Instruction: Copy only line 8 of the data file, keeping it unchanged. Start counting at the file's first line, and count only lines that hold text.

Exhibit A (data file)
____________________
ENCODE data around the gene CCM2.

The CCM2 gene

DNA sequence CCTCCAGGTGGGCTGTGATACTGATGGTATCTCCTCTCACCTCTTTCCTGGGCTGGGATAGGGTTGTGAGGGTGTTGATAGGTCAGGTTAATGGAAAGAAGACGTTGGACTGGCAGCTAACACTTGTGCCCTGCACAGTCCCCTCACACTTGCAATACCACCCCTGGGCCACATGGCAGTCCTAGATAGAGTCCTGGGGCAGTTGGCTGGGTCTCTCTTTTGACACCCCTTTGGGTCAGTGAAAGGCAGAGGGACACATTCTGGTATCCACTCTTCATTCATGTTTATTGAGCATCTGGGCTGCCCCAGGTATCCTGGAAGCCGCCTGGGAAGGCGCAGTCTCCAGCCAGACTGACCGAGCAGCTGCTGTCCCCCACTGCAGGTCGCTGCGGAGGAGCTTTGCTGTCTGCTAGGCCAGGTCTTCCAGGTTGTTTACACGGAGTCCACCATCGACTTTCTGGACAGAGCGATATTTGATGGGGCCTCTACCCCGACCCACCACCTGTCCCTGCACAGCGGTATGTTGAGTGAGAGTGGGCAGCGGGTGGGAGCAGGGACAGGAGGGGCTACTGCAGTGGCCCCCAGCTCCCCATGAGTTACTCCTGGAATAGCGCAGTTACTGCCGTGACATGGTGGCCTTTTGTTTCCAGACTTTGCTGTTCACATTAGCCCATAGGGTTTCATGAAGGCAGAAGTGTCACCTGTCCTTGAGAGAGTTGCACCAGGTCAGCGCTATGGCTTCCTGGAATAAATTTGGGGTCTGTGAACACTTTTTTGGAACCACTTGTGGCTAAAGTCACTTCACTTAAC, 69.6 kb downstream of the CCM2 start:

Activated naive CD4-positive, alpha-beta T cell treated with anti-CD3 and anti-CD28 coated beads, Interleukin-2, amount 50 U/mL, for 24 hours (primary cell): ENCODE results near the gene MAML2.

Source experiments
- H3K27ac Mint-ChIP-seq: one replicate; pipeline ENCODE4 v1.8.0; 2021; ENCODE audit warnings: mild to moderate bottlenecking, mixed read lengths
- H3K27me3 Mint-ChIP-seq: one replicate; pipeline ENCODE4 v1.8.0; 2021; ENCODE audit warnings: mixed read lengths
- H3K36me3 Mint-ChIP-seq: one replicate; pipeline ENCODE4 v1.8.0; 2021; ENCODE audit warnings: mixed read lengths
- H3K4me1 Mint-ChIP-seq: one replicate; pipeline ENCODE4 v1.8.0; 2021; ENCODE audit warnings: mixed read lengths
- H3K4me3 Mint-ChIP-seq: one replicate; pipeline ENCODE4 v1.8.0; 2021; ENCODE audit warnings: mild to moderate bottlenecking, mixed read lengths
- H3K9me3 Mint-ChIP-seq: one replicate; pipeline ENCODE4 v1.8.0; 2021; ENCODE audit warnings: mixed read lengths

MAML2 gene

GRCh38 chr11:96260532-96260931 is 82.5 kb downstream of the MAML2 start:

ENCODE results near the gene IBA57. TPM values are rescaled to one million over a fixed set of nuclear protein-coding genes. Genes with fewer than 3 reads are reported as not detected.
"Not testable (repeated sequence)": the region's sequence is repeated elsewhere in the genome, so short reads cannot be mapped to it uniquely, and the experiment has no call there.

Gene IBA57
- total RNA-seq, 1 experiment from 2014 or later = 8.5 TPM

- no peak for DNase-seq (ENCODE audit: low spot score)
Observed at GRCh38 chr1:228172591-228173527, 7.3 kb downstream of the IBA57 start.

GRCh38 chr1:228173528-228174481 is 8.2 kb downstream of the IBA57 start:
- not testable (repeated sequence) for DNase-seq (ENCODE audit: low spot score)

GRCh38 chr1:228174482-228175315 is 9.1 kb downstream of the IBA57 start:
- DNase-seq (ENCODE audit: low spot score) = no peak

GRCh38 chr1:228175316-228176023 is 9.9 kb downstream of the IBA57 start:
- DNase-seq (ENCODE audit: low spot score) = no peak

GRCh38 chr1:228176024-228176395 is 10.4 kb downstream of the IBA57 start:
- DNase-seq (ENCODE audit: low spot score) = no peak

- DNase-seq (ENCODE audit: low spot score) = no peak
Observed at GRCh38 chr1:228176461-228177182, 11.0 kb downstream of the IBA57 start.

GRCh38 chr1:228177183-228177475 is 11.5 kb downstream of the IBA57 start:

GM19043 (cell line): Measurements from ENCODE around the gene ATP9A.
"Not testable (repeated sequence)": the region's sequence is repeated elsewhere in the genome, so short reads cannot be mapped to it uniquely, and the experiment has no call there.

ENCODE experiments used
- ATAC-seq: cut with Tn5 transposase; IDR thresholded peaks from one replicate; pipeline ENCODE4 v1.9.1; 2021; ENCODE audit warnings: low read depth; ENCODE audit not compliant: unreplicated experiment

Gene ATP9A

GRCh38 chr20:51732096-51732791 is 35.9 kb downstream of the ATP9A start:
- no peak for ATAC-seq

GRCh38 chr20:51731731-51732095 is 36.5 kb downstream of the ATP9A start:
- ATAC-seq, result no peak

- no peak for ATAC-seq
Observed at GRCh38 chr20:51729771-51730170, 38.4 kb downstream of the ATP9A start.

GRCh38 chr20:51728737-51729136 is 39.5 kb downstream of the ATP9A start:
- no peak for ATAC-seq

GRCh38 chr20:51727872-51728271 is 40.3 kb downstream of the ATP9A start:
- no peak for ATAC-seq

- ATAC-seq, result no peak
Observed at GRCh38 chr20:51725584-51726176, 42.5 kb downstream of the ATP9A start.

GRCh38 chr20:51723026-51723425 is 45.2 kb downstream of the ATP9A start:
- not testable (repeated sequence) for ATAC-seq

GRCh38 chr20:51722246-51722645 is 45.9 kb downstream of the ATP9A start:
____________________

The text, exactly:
- H3K36me3 Mint-ChIP-seq: one replicate; pipeline ENCODE4 v1.8.0; 2021; ENCODE audit warnings: mixed read lengths